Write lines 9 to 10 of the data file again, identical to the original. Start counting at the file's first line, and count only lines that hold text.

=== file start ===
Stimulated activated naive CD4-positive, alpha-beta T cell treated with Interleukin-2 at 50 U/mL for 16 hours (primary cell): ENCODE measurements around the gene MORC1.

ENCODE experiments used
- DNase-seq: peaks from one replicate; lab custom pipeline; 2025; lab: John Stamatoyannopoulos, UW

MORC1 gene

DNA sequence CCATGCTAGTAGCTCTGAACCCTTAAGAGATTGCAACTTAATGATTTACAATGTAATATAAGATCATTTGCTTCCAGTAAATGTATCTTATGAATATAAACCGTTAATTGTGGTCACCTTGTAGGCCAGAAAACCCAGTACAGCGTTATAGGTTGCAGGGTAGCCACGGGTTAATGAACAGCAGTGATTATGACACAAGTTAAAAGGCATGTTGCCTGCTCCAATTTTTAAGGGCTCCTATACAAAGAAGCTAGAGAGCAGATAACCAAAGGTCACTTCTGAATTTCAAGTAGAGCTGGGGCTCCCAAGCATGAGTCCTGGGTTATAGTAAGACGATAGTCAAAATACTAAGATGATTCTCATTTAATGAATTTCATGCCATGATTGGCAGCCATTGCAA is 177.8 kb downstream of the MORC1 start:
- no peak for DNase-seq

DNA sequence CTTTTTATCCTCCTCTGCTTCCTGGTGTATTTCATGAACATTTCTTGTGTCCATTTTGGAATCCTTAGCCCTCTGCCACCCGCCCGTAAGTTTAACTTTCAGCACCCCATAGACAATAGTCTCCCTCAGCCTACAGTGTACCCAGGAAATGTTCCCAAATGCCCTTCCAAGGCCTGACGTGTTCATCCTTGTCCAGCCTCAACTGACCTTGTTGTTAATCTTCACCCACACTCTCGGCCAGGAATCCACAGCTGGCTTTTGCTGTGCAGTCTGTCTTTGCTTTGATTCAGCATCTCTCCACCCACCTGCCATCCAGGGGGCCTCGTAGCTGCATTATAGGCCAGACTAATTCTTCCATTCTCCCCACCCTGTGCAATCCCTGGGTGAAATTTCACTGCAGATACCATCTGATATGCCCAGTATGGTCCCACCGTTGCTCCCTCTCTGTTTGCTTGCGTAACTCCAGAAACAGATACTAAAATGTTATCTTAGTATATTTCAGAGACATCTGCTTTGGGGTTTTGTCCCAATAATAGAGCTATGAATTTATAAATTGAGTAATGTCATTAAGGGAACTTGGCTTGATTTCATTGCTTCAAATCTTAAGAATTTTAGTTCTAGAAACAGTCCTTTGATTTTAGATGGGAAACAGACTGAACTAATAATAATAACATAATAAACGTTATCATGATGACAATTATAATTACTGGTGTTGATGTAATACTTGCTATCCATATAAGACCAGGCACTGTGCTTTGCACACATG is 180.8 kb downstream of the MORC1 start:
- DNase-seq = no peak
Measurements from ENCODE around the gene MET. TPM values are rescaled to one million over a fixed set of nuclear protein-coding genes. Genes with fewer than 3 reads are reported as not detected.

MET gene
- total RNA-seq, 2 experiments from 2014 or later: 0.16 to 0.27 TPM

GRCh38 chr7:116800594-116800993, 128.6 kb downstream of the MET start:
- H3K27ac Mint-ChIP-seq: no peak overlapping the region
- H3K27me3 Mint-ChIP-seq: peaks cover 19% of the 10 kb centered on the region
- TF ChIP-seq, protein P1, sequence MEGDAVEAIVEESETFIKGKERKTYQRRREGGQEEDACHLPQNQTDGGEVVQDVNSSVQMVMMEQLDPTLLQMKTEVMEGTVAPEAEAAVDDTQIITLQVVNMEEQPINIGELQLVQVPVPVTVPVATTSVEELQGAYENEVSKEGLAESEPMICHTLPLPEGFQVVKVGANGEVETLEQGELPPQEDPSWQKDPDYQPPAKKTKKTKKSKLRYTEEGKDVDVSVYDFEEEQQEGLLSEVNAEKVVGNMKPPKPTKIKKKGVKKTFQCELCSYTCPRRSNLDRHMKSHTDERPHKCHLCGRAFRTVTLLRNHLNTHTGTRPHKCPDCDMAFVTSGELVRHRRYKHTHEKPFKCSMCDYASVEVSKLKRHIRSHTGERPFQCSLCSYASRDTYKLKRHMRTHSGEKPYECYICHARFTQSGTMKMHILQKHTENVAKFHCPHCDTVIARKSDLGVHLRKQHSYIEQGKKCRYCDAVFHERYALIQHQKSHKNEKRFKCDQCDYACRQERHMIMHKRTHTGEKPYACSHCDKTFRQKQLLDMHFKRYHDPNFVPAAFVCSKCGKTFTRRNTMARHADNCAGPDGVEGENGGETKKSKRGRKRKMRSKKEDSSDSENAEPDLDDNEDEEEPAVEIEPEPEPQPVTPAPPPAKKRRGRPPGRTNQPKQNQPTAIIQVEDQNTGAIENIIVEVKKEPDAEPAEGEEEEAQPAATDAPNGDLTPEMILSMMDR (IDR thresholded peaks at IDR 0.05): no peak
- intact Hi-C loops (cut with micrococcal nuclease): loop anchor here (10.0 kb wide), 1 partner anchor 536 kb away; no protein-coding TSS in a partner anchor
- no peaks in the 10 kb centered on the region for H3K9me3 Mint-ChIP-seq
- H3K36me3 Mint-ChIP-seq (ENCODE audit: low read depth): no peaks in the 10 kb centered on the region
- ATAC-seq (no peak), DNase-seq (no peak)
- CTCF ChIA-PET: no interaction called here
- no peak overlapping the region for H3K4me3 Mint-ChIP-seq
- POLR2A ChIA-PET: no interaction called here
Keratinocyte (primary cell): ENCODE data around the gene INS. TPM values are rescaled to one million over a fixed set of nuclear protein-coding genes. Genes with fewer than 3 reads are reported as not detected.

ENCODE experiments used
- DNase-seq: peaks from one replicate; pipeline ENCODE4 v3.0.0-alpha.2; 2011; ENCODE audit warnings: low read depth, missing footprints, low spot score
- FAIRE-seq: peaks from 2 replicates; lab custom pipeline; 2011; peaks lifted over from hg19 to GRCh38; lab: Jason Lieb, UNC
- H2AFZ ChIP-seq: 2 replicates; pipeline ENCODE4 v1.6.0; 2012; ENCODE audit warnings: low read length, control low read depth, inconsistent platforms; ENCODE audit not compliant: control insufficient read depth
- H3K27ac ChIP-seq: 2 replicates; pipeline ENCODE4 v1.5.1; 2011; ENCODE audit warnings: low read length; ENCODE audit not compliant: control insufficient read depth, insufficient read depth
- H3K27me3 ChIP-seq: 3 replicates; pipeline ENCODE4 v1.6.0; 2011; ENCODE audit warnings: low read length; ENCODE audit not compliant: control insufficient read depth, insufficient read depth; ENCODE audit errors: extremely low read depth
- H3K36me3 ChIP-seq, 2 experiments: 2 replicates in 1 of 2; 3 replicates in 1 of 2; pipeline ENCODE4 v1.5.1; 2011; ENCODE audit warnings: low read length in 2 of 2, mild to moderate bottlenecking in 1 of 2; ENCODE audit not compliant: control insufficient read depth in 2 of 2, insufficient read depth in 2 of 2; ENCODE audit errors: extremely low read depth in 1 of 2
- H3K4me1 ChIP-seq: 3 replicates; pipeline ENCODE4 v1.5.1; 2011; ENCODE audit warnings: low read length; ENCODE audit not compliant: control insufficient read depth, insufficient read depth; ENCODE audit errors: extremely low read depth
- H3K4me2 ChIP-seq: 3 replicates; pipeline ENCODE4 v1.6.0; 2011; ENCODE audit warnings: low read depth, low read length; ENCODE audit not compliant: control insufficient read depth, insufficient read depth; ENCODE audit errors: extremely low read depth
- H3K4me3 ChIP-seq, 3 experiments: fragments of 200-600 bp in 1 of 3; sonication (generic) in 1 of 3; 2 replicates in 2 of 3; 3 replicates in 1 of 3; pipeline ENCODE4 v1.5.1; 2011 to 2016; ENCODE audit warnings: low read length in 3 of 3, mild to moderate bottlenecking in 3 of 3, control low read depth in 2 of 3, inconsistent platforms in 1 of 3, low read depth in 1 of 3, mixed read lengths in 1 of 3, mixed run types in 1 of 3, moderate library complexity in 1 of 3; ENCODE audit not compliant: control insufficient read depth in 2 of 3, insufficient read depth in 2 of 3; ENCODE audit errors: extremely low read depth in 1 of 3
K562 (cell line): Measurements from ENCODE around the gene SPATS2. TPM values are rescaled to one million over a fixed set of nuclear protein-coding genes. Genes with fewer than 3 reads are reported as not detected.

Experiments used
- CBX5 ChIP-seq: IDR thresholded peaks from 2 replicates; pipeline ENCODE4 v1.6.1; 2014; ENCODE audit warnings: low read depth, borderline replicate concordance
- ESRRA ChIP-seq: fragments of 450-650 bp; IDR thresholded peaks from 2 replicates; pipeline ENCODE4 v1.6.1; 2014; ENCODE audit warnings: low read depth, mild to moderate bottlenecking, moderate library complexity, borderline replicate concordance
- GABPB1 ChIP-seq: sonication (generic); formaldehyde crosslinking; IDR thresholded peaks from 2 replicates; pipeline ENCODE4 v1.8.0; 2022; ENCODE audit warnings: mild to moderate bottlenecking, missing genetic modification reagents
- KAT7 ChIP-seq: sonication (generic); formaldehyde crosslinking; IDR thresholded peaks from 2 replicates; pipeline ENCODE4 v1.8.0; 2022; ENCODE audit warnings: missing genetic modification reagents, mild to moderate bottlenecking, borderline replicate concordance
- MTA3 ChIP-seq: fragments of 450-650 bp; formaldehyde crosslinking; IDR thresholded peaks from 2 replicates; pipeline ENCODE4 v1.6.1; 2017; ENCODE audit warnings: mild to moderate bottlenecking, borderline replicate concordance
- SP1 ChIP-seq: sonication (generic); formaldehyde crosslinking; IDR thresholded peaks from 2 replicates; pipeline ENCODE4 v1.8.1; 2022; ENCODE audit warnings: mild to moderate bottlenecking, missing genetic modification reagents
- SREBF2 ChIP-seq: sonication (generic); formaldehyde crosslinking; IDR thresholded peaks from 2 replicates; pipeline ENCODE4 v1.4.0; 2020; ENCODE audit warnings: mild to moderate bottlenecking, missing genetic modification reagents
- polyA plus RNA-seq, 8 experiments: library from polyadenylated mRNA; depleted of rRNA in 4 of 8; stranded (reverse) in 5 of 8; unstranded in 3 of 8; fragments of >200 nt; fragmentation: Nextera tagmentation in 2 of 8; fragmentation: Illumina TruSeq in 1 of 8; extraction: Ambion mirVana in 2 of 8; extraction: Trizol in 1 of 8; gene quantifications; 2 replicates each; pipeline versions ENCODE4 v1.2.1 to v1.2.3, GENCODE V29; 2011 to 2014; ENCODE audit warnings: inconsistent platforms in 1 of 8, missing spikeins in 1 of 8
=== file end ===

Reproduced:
Measurements from ENCODE around the gene MET. TPM values are rescaled to one million over a fixed set of nuclear protein-coding genes. Genes with fewer than 3 reads are reported as not detected.

MET gene